Rings, watches, pens, jewels, photographs, lighsabers…Objects, big and small, are your friends in making the invisible visible.
In semiotic terms, objects are both Iconic Signs — they resemble exactly what they are; but filmmakers and comics artists can use them as Symbolic Signs too.
To state the obvious, objects are great because we can see them. They are usually something characters can carry or hold in their hands. We can take any object and give it any association — a connotation — and the audience will automatically make that association when whenever they see the object.
And I mean any object. Even a stick.
A fantastic example of this is David Lynch’s quiet journey film The Straight Story about an old man who travels across the US on his lawnmower to see his dying brother.
One night on the road he meets a teenage girl; pregnant and scared, she’s running away from her family.
The old man tells her a story, using some sticks as props. A single stick can easily break, he says, but tie a bunch of sticks together and they are strong.
The following morning the girl has gone. What was her decision? Did she carry on alone or did she return to her family? Watch how David Lynch uses the object connotation he has just established to make an invisible decision visible.
As Francis Glebas points out in Directing The Story, the bundle of sticks she leaves reveals that she has decided to return to the strength of her family. But wrapped as it is, the bundle also says “thank you for your help”.
Objects don’t just have to deliver emotional subtext or reveal character; they can also be used very simply to ensure clarity of plot, without the need for dialogue.
In Sam Mendes' Road to Perdition, there are a couple of silent scenes where the hero Michael and his dad (played by Tom Hanks) are on the run from a hired hitman. They stop in a church and Michael — for no real reason — picks up a small statue of the Virgin Mary.
A couple of scenes later, we are with Jude Law’s greasy hitman who is hot on their trail. How hot? Well, he enters an empty hotel room and what does he find on the dresser?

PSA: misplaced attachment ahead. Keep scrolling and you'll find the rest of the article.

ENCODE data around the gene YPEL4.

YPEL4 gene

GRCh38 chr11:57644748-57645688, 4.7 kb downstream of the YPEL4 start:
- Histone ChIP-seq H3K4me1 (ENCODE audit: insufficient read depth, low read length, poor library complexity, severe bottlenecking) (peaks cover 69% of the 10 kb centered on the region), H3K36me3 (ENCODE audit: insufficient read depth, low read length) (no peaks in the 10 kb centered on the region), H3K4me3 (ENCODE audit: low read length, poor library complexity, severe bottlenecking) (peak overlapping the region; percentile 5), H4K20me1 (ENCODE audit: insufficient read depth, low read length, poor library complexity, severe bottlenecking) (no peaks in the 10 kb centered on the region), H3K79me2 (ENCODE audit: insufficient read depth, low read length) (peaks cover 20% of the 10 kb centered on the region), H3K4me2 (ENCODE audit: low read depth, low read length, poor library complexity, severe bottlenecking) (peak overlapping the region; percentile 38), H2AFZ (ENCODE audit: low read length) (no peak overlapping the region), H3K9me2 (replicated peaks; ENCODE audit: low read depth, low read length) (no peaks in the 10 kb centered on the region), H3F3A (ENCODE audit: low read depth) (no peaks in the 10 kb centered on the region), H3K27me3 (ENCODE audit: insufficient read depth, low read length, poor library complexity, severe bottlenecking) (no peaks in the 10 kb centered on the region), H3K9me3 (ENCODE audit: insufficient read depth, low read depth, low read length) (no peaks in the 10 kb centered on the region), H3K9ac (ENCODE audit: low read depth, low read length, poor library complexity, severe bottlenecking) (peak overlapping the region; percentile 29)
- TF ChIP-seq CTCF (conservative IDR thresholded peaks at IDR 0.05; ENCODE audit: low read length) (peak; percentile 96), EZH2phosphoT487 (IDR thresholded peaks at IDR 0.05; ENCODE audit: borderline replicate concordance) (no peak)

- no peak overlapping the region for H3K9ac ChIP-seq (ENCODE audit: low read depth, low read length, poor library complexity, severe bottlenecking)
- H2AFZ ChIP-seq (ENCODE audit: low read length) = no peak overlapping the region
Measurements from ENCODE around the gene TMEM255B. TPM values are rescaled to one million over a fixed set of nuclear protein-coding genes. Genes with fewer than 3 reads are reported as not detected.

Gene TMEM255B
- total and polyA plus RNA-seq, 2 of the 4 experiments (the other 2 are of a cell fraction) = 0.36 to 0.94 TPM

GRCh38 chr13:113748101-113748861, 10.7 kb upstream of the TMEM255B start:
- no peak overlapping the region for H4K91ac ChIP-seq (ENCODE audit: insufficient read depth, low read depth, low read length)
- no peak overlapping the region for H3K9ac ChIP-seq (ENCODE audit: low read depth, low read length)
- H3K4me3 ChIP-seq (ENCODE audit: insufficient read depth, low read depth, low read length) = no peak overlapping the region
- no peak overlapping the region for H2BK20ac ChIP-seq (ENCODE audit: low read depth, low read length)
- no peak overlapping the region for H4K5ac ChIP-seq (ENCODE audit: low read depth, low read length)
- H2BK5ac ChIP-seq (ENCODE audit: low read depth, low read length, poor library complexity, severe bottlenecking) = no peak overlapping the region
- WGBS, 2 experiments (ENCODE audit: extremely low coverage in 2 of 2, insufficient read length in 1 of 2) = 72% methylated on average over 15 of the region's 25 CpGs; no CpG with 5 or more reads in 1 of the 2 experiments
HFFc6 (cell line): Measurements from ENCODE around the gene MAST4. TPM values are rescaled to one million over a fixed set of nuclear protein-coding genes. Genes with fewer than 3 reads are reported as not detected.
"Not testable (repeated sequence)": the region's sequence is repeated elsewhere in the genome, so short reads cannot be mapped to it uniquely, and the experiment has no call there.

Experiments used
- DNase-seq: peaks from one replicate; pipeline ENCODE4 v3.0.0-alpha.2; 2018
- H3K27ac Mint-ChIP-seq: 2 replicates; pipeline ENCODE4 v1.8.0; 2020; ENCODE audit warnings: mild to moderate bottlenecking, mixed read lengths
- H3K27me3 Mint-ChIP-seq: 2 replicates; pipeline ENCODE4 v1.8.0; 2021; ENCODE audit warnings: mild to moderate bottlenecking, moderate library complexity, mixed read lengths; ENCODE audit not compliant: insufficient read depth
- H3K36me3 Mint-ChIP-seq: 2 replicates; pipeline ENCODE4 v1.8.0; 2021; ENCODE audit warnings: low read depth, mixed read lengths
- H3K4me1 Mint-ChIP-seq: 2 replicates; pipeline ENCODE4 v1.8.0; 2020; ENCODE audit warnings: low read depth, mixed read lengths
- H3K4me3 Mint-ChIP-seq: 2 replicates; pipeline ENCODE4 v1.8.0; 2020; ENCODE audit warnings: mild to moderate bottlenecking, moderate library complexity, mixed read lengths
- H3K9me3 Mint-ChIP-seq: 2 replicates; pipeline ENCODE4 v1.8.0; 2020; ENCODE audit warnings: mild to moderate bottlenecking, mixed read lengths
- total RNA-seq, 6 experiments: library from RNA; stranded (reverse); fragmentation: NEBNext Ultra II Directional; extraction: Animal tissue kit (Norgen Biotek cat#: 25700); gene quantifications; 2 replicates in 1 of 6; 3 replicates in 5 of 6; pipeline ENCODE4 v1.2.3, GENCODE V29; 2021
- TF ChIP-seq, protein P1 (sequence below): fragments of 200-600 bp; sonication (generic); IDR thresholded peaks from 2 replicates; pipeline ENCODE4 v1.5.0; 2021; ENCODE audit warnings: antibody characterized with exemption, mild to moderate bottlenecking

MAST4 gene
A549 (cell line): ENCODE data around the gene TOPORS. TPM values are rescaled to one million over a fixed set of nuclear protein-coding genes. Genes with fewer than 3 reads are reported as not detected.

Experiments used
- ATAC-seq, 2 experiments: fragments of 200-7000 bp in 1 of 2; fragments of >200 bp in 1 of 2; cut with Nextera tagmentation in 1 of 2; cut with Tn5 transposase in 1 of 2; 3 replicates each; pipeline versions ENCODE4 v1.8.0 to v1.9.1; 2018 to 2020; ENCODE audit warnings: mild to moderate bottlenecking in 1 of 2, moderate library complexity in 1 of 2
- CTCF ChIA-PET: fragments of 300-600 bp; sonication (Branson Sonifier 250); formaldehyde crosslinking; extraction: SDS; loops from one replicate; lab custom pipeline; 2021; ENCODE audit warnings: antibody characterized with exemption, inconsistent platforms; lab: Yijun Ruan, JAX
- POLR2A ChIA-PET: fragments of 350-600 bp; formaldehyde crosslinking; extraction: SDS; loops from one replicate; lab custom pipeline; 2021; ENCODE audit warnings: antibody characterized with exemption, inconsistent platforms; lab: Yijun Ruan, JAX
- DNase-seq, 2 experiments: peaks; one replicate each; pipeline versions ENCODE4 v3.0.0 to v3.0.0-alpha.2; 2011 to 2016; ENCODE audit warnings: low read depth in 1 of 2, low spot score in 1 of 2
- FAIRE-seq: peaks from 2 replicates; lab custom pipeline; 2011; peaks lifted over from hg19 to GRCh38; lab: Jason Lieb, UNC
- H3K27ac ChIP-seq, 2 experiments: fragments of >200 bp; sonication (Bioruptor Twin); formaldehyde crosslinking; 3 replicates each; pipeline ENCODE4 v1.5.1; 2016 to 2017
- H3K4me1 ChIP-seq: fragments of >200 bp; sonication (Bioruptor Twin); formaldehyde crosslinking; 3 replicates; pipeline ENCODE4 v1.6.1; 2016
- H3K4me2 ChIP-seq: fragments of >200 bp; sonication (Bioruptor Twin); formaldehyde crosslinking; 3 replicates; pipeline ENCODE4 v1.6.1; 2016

Mendes used the collection, carrying and abandoning of an object to tell the audience the hitman is close behind the heroes - without using a single word of dialogue. That’s good visual storytelling.1
This is all achieved using the simple ying and yang of narrative: set-up and pay-off.
As well as the connotation we give an object, we can also create meaning in the transfer of those objects.
Owning an object means something. So does giving it to someone, or losing it.2
When you start looking for it, you see characters giving objects to each other all the time in movies, often accompanied by the phrase “Here, I want you to have this”. The object becomes a gift and artists can use the meaning associated with this to move the story forward.
Twitches and Touchstones
Screenwriter William Martell defines two extra categories of objects which storytellers can use to visually layer in emotion.
A twitch is an object which represents the protagonists inner conflict, and appears whenever they are battling demons. In the original Top Gun, Tom Cruise’s Maverick holds onto the dogtags of his best friend Goose, a reminder of his guilt for his death. At the end of the movie, he throws them into the ocean, reliquishing himself of his guilt in a way we can see.
A touchstone is an object which centres a character on happier times and reveals what’s at stake. The cliché version of this is the photograph of the lover waiting back home seen in every war movie, ever.
So, if you’re ever stuck for how to express an abstract emotion in a way your audience can see, think up an object and find a way to load it with meaning!
Until another Sunday soon,